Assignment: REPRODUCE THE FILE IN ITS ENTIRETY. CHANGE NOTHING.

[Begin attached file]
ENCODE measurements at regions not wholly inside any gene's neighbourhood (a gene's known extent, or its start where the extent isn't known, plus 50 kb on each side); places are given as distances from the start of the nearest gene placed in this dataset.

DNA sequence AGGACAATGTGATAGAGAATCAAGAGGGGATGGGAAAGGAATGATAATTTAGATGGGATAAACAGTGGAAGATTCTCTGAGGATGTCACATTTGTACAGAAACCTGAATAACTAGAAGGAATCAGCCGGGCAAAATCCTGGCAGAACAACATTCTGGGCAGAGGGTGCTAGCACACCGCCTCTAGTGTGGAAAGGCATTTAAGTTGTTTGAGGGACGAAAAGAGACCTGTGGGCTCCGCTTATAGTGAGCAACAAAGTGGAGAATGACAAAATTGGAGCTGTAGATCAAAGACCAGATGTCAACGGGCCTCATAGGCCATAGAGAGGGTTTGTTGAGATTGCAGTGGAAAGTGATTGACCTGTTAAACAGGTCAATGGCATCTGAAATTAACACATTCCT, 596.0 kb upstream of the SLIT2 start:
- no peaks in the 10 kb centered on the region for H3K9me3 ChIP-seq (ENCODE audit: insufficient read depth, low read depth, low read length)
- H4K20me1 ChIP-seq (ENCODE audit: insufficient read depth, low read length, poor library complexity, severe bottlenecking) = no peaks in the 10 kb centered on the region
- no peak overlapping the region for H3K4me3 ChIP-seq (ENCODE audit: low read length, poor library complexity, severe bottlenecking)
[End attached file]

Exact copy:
ENCODE measurements at regions not wholly inside any gene's neighbourhood (a gene's known extent, or its start where the extent isn't known, plus 50 kb on each side); places are given as distances from the start of the nearest gene placed in this dataset.

DNA sequence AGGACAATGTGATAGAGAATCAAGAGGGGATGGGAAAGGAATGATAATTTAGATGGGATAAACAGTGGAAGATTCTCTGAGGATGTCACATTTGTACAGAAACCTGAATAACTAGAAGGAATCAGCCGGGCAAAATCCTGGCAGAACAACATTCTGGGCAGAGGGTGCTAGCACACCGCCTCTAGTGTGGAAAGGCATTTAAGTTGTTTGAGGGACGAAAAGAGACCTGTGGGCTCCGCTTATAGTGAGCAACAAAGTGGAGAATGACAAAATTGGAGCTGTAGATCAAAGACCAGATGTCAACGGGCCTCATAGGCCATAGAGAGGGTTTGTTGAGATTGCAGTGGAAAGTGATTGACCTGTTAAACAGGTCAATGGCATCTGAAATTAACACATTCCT, 596.0 kb upstream of the SLIT2 start:
- no peaks in the 10 kb centered on the region for H3K9me3 ChIP-seq (ENCODE audit: insufficient read depth, low read depth, low read length)
- H4K20me1 ChIP-seq (ENCODE audit: insufficient read depth, low read length, poor library complexity, severe bottlenecking) = no peaks in the 10 kb centered on the region
- no peak overlapping the region for H3K4me3 ChIP-seq (ENCODE audit: low read length, poor library complexity, severe bottlenecking)